A hard landing by a Malaysia Airlines Airbus A330 that substantially damaged the landing gear was the result of an unstable approach that the crew initially failed to recognise, safety investigators have found.The A330 landed so hard at Melbourne airport two years ago that the main landing gear had to be replaced.Australian Transport Safety Bureau investigators found that the captain felt the aircraft sink when it was in the final stages of approach and about 50ft from the ground.He used an unapproved procedure to increase the engine thrust in an effort to slow the rate of descent but the landing was hard enough to cause substantial damage. There were no injuries in the March 14, 2015 incident.Investigators found the approach had become unstable at 300ft due to control inputs by the captain.“Flight data showed that the pilot flying (the captain) disengaged the autopilot at approximately 700 feet above ground level (AGL) and from that point until touchdown there was an increase in the frequency and magnitude of sidestick pitch control inputs by the PF,’’ the ATSB said in a final report released Wednesday.“In response to these inputs the aircraft’s autothrottle system varied the engine thrust to maintain a target speed, as per system design, and the aircraft pitch angles fluctuated between approximately -0.5 degree nose down and +5.0 degree nose up. “The net result of the varying thrust settings and pitch angles was a fluctuating rate of descent between approximately 380 and 960 feet per minute.“Large sidestick inputs, specifically nose-down, also have the potential to inhibit the vertical speed reduction function, which is an automated function that provides some protection against touchdown at very high vertical speeds.’’The investigators found the rate of descent at 300ft was 960ft per minute, close to the maximium allowed by Malaysia of 1000ft per minute.The pilot continued the unstable approach despite company procedures and manufacturer’s recommendations that dictated a go-around if an approach is unstable below 500ft.There was also confusion in the cockpit when the captain moved the thrust levers momentarily into the take-off/go around (TOGA) position and the first officer assumed that a go-around was being conducted and tried to pull up the aircraft’s nose. “Inadequate monitoring and communication by the crew led to a lack of recognition of the Undesirable flight state and the continuation of an unstable approach,’’ the report found.“Continuation of the unstable approach led to a high rate of descent at touchdown and resulted in a hard landing in excess of the aircraft design loads and short of the normal touchdown.’’The incident prompted Malaysia Airlines to circulate a memorandum to A330 flight crew highlighting the details and outlining procedures aimed at preventing a similar occurrence. The flight crew involved also undertook additional training and assessment before returning to flight duties.“If an approach does become unstable, a rushed attempt to recover the approach may produce an undesirable aircraft response,’’ The ATSB said. “There is also a risk of breaking down the shared understanding between the pilots, which in turn limits the opportunity of the other flight crew to detect or react to inappropriate actions.“When landing, pilots should maintain a safety philosophy of ‘If in doubt, go around’.”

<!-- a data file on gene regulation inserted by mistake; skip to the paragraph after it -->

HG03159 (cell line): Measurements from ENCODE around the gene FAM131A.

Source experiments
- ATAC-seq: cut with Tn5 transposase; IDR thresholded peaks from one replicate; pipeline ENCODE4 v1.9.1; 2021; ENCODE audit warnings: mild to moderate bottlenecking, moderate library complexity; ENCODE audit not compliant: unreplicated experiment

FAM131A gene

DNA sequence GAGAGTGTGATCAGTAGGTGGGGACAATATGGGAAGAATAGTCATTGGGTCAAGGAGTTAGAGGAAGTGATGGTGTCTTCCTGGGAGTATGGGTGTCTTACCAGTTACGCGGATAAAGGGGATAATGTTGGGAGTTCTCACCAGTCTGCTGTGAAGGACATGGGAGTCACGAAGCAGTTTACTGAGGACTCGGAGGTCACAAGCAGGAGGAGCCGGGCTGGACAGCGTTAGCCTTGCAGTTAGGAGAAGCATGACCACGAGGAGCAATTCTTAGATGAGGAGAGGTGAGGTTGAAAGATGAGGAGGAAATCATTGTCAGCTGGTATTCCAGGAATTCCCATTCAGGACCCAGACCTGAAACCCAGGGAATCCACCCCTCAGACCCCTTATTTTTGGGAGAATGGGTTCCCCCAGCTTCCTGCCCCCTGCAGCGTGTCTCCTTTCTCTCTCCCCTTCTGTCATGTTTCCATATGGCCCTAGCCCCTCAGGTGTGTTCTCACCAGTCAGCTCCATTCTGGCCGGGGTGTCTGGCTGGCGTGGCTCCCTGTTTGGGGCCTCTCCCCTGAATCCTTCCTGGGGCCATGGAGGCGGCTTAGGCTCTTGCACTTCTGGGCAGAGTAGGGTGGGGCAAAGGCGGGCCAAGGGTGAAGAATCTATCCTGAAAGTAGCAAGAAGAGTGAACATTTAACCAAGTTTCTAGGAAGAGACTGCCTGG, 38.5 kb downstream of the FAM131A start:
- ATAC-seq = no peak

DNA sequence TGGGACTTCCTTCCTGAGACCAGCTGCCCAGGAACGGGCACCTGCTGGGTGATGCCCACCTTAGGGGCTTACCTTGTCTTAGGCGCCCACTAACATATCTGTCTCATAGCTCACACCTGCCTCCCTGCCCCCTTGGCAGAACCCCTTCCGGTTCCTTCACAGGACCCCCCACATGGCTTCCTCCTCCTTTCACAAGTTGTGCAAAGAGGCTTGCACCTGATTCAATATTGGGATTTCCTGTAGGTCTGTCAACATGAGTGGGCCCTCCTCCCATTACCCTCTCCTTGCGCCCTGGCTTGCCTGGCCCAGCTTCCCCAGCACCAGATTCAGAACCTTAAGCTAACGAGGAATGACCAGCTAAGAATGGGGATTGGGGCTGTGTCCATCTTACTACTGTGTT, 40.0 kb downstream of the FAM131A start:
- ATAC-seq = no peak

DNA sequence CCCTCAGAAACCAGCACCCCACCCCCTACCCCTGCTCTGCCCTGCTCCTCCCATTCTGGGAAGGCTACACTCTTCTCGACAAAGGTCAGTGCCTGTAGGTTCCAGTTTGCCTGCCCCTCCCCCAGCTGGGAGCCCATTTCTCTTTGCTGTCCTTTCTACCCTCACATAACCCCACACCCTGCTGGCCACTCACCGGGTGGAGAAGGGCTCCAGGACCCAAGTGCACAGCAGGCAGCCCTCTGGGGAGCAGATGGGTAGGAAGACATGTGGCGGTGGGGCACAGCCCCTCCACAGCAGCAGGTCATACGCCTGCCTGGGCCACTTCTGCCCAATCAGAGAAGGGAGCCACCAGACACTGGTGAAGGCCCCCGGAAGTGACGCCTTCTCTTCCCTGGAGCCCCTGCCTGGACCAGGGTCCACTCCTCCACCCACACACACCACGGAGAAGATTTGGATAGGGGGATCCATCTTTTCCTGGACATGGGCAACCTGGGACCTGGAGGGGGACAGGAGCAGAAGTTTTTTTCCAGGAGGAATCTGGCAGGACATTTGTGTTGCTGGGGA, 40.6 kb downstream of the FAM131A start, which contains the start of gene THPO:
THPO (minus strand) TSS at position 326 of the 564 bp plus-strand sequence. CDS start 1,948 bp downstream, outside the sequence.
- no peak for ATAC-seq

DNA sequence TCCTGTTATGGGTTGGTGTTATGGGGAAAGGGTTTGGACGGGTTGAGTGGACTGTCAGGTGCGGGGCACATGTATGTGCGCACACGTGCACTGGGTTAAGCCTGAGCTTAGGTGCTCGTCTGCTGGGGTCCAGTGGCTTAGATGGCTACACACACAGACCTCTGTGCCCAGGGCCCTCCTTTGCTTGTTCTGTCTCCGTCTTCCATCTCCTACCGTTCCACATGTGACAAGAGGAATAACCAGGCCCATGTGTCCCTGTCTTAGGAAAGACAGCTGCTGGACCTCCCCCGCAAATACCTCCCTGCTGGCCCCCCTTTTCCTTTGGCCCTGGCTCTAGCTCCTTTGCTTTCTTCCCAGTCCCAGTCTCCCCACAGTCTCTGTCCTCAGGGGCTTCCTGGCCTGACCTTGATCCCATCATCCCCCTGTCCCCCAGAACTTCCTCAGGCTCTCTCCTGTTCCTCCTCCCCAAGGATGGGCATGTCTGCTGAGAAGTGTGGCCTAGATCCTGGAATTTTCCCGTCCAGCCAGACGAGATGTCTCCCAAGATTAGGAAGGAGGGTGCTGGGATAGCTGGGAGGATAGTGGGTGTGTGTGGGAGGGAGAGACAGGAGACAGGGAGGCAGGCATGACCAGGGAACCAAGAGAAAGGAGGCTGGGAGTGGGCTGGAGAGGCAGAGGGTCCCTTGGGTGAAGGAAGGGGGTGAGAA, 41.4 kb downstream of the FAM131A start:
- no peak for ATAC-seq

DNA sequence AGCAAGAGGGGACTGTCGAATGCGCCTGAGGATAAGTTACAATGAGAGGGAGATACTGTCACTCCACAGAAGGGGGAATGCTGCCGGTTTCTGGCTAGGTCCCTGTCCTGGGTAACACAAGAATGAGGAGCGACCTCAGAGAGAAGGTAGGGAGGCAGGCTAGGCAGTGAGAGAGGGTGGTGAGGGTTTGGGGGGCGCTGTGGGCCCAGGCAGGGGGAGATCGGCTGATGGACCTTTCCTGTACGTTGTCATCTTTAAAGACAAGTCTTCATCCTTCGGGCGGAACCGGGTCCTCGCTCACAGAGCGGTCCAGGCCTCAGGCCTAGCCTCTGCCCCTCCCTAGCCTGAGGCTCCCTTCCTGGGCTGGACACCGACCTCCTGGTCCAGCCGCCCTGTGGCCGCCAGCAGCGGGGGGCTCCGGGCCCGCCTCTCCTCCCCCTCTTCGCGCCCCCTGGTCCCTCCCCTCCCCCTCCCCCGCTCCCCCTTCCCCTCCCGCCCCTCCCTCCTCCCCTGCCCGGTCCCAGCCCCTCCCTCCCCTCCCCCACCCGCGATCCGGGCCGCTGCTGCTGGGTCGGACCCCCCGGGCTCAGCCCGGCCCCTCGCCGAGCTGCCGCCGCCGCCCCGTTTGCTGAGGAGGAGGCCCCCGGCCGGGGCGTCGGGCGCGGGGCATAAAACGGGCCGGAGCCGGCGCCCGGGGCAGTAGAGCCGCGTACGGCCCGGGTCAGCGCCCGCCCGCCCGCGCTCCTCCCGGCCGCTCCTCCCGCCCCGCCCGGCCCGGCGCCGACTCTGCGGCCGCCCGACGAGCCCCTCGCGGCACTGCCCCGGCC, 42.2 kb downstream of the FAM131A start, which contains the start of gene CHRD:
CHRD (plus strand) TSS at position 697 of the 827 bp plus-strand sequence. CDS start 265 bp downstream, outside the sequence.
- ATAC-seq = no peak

This blog post by Dr. Barbara O’Neill is a part of the Military Saves campaign. Military Saves Week is February 26 – March 3. Learn more and take the pledge to save here: https://militarysaves.org/organizations/military-saves-weekDr. Barbara O’NeillBy Dr. Barbara O’Neill, Financial Management Specialist, Rutgers Cooperative Extension, [email protected] are several important reasons to save money, including peace of mind and to have cash available for emergencies. Another motivating factor is to have money to achieve financial goals (e.g., buying a new car).Setting financial goals is a lot like planning your next vacation. In order to develop goals and a travel itinerary, you need to know your starting point (Point A), destination (Point B), and the time frame and cost of the “journey.”What is your financial itinerary? Have you made specific travel plans?Start by making your financial goals “SMART” goals. SMART is an acronym for Specific, Measurable, Attainable, Realistic, and Time-related. In other words, financial goals should have a definite outcome and deadline and be within reach, based on your personal income and assets.When writing a SMART goal, use this format: “I plan to [describe outcome] by [date].”Example: “I plan to save $15,000 for a car in 5 years.”The more specific a financial goal, the easier it is to determine how much savings is required. You simply work backwards to break a large goal into smaller pieces.Example: $15,000 in 5 years will require $3,000 in annual savings or about $58.00 per weekly paycheck ($3,000 divided by 52).If this sounds too intimidating, simply write down where you are now and where you want to be later.Example: $100 in savings account now and $1,000 in savings account later.No matter how you write them down, goals provide a framework for investment decisions and help narrow down your choices. For example, if you have a short-term goal, like freshman year college tuition in a year or a new car purchase in three years, you’ll want to keep this money liquid so that there’s no loss of principal.Find more info at http://militarysaves.org/On the other hand, if you have a long-term goal, like college expenses for a newborn or retirement in twenty years, cash assets are a poor choice due to the risk of loss of purchasing power. Over long time frames, stocks provide the best historical return of any investment type.A financial goal everyone should have is to build an adequate emergency fund. This is savings set aside to cover unanticipated bills or monthly living expenses if paychecks stop (e.g., unemployment). Too often people use credit or borrow from family members in an emergency because they lack a savings account to fall back on.Make establishing an emergency fund a priority. Fund it with 3 to 6 months of living expenses or whatever amount provides peace of mind. When you withdraw money from this account, pay yourself back on a systematic schedule. Discipline yourself to use emergency fund money only for real emergencies (e.g., car repairs).Follow this advice from America Saves: “Set a Goal. Make a Plan. Save Automatically.”As the soundbite indicates, setting goals is just a starting point. To turn goals into action requires habits (e.g., save $100 monthly) or, better still, systems (e.g., make automated savings deposits via payroll deduction or checking to savings account transfers). Habits are ingrained behaviors that people do without thinking and systems are processes that people follow. Both habits and systems are repeatable and foster a sense of personal control.A key to savings success is goal-setting. Remember, people don’t plan to fail, they fail to plan.